The staff of Mother Jones is rounding up the decade’s heroes and monsters. Find them all here.
If there was one phrase that would summon dread in a newsroom in the 2010s it was “the pivot.”
I lived through a sort of pivot: I was hired as a staff writer at The New Republic in 2014. Not very long after I started, the owner at the time, Mark Zuckerberg’s college roommate, decided to transform the 100-year-old magazine into a “vertically integrated media company” that would produce “snackable content.” Many of the senior staff quit, and the staff that remained spent the next year trying to understand what “snackable content” could possibly mean. It went as well as you could expect: Chris Hughes sold the magazine about a year later.
I was surprised at the time how one person (who’d occasionally walk by my desk to talk about “his friend Mark”) could affect the lives and careers of an entire staff because he had a change of mind. I was naive. Media outlets steered by private equity firms and billionaire owners spent much of the decade chasing the whims of Silicon Valley’s algorithms. When Facebook decided it would rather host media content instead of driving an audience to it elsewhere, a video boom was born. The pivots soon followed, leading to hundreds of layoffs at Mashable, Fusion, Vice, Mic, and Vocativ (where my sister worked). Later, many outlets pivoted back when they realized video wouldn’t produce the profits they’d once imagined. The video teams they had just hired were laid off.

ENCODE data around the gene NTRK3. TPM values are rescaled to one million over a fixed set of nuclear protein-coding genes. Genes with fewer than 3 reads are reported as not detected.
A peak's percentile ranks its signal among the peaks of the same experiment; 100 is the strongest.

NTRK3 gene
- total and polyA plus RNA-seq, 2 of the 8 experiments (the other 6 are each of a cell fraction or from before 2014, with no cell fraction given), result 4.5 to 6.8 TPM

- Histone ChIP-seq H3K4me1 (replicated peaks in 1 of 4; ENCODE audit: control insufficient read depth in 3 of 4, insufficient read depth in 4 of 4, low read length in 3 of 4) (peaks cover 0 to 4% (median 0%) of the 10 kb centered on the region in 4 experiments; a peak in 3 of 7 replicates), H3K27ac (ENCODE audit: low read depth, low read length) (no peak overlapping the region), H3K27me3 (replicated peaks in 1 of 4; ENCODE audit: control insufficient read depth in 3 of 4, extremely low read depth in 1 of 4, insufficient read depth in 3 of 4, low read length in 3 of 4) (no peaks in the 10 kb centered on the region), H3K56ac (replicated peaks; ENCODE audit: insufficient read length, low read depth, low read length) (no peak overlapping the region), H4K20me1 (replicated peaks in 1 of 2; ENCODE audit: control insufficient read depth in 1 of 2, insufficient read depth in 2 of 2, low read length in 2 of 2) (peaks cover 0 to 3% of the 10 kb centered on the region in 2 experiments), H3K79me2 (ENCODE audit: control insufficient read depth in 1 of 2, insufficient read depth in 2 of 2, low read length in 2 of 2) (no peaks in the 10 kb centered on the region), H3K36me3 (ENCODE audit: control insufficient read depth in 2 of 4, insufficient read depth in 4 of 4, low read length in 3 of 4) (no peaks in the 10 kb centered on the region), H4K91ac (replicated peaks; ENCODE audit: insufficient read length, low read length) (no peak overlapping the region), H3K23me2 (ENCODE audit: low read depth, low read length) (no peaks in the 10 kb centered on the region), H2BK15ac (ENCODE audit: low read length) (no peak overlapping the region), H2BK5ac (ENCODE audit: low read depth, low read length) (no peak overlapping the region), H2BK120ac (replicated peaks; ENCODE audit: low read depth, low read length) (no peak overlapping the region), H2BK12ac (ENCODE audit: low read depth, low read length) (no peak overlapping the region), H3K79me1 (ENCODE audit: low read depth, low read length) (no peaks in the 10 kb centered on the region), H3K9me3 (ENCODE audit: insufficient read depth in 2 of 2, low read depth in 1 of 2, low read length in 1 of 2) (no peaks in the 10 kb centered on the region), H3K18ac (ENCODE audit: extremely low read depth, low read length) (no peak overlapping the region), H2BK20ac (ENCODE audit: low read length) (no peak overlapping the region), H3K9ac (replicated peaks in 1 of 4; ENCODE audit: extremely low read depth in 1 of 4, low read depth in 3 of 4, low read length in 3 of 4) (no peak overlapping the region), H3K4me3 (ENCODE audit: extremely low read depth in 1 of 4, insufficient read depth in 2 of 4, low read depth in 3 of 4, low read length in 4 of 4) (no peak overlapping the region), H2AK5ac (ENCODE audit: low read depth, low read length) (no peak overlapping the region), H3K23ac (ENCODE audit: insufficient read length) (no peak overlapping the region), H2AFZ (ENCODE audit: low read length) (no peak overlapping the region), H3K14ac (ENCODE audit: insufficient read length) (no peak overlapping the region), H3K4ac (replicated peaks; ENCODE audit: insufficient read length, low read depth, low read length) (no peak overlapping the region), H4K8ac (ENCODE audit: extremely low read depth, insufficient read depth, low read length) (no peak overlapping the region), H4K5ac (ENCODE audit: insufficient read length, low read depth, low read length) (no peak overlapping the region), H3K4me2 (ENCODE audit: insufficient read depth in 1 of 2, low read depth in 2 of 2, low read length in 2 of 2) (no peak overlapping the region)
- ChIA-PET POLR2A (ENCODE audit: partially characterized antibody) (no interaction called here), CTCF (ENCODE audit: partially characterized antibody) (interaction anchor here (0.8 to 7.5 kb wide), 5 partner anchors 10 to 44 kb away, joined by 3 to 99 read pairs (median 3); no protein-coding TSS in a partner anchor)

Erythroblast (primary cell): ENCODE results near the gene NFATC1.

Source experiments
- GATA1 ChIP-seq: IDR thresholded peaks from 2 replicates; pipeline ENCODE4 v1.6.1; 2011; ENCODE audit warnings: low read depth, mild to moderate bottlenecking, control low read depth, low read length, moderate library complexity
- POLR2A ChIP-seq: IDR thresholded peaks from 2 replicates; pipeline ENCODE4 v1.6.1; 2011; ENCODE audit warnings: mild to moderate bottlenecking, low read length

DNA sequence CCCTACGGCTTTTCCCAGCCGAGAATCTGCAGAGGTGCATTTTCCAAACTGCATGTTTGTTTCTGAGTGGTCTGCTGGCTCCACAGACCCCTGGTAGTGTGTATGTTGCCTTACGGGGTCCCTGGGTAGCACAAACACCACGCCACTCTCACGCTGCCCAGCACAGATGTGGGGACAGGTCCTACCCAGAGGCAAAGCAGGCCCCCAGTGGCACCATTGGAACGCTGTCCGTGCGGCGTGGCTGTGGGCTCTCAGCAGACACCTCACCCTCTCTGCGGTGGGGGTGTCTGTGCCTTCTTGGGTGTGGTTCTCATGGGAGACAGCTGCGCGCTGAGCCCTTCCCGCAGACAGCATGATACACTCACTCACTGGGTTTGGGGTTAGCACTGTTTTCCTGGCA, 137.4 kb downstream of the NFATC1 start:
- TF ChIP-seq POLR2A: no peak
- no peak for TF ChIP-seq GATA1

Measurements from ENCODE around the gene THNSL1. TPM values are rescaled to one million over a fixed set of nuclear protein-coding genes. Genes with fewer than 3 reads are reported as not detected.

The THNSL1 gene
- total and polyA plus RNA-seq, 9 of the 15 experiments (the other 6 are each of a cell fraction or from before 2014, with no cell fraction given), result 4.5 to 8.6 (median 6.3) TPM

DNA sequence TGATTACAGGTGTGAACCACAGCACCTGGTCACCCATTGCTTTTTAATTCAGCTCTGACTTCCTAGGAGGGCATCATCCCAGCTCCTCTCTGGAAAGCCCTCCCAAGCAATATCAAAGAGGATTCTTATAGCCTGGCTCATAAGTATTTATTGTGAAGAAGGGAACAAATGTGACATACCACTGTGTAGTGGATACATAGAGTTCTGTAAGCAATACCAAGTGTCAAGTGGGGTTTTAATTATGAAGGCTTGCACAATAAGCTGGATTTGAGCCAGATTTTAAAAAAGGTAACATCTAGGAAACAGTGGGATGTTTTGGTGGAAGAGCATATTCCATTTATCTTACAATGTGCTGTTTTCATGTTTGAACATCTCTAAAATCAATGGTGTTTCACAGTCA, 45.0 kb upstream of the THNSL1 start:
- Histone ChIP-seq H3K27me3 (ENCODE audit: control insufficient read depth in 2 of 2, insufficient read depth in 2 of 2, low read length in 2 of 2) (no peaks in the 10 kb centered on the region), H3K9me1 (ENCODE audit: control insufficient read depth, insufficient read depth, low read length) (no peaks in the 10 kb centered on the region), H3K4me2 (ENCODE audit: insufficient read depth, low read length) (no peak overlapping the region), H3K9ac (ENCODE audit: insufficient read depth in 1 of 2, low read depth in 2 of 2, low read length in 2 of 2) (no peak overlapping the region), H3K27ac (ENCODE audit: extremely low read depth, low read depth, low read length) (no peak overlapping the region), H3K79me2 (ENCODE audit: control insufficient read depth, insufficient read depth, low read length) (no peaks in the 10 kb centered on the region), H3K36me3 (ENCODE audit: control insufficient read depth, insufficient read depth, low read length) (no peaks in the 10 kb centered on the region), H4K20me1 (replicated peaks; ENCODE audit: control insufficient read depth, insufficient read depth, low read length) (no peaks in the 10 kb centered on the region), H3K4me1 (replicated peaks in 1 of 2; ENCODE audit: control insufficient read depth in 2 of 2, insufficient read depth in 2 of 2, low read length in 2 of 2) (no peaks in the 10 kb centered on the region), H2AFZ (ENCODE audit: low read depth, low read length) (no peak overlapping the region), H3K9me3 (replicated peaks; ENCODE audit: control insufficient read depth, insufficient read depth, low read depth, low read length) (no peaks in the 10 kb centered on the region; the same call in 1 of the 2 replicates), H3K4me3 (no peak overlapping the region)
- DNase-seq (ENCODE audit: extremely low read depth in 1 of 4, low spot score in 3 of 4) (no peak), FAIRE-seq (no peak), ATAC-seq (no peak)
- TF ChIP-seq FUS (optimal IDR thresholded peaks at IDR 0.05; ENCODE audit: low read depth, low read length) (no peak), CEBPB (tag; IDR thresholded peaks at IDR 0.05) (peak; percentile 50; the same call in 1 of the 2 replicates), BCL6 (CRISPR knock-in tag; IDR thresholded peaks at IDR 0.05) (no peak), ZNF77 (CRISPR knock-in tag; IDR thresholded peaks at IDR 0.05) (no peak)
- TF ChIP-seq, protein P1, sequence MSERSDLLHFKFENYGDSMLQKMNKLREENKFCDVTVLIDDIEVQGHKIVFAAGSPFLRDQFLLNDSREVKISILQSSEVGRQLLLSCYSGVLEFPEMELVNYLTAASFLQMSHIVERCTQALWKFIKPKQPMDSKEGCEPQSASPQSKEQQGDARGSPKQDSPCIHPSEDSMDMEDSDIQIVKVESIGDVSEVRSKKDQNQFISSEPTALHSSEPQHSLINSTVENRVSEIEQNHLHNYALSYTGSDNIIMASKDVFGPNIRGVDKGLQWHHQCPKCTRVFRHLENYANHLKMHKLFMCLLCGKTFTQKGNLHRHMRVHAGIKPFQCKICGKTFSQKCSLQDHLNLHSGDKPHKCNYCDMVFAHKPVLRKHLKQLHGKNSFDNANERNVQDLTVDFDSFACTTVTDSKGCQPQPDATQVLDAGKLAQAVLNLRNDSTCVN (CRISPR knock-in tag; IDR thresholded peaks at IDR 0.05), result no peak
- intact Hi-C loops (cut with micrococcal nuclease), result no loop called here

And it was all pointless: A lawsuit filed by advertisers against Facebook in 2018 claimed the company had knowingly inflated its video metrics. (Facebook settled last month.) Those were the metrics that altered the media landscape, creating incentives for publishers to chase more viewers, to divert more resources to video initiatives, to disfigure their newsrooms.
In her powerful essay, “Human Toll of the 2019 Media Apocalypse,” Maya Kosoff gets to the bottom of how these decisions have hollowed out journalism. “The hedge fund managers and bosses at the top of the private-equity firms and the conglomerates that own many of the country’s newspapers are the adults in the room on paper, but when they streamline operations, lay off staffers, and downsize newsrooms while still trying to turn a profit, they fail to successfully replicate the thing that’s at the heart of any newsroom.”
How many thousands of journalists’ lives were upended by the decisions of how many handfuls of people? How many careers were ground up because of the fictions and frauds of measuring digital audience? These are frightening, dizzying thoughts. ThinkProgress, Deadspin, Pacific Standard, The Times-Picayune, and Washington Post Express died in 2019. According to the Columbia Journalism Review‘s tally, 3,385 journalists lost their jobs in the past year alone. I know what snackable content means now. It means the journalists get eaten.